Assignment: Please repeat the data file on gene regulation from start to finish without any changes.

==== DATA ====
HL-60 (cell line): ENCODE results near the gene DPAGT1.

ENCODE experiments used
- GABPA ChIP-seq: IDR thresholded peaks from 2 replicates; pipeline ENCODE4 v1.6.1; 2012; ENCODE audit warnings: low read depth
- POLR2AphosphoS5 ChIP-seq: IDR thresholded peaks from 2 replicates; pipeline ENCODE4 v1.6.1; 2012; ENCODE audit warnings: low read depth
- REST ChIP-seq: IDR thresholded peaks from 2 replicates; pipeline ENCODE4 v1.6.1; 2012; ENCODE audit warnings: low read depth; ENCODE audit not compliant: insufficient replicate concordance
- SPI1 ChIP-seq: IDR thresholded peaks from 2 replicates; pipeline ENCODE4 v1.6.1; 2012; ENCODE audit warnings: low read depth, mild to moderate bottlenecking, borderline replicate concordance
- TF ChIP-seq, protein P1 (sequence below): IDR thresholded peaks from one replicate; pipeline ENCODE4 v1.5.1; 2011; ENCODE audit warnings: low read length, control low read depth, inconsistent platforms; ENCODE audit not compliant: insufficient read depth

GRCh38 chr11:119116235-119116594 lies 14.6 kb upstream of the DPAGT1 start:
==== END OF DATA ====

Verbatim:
HL-60 (cell line): ENCODE results near the gene DPAGT1.

ENCODE experiments used
- GABPA ChIP-seq: IDR thresholded peaks from 2 replicates; pipeline ENCODE4 v1.6.1; 2012; ENCODE audit warnings: low read depth
- POLR2AphosphoS5 ChIP-seq: IDR thresholded peaks from 2 replicates; pipeline ENCODE4 v1.6.1; 2012; ENCODE audit warnings: low read depth
- REST ChIP-seq: IDR thresholded peaks from 2 replicates; pipeline ENCODE4 v1.6.1; 2012; ENCODE audit warnings: low read depth; ENCODE audit not compliant: insufficient replicate concordance
- SPI1 ChIP-seq: IDR thresholded peaks from 2 replicates; pipeline ENCODE4 v1.6.1; 2012; ENCODE audit warnings: low read depth, mild to moderate bottlenecking, borderline replicate concordance
- TF ChIP-seq, protein P1 (sequence below): IDR thresholded peaks from one replicate; pipeline ENCODE4 v1.5.1; 2011; ENCODE audit warnings: low read length, control low read depth, inconsistent platforms; ENCODE audit not compliant: insufficient read depth

GRCh38 chr11:119116235-119116594 lies 14.6 kb upstream of the DPAGT1 start: